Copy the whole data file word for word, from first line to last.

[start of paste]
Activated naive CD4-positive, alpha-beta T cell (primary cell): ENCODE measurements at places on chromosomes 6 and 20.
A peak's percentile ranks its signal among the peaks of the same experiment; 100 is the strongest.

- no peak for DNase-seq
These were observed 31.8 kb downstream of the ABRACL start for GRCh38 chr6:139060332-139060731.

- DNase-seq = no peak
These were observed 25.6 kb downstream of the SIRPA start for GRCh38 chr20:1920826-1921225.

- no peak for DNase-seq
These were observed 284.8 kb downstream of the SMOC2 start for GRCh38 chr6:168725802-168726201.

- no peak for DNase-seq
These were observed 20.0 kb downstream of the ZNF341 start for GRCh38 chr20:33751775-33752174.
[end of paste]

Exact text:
Activated naive CD4-positive, alpha-beta T cell (primary cell): ENCODE measurements at places on chromosomes 6 and 20.
A peak's percentile ranks its signal among the peaks of the same experiment; 100 is the strongest.

- no peak for DNase-seq
These were observed 31.8 kb downstream of the ABRACL start for GRCh38 chr6:139060332-139060731.

- DNase-seq = no peak
These were observed 25.6 kb downstream of the SIRPA start for GRCh38 chr20:1920826-1921225.

- no peak for DNase-seq
These were observed 284.8 kb downstream of the SMOC2 start for GRCh38 chr6:168725802-168726201.

- no peak for DNase-seq
These were observed 20.0 kb downstream of the ZNF341 start for GRCh38 chr20:33751775-33752174.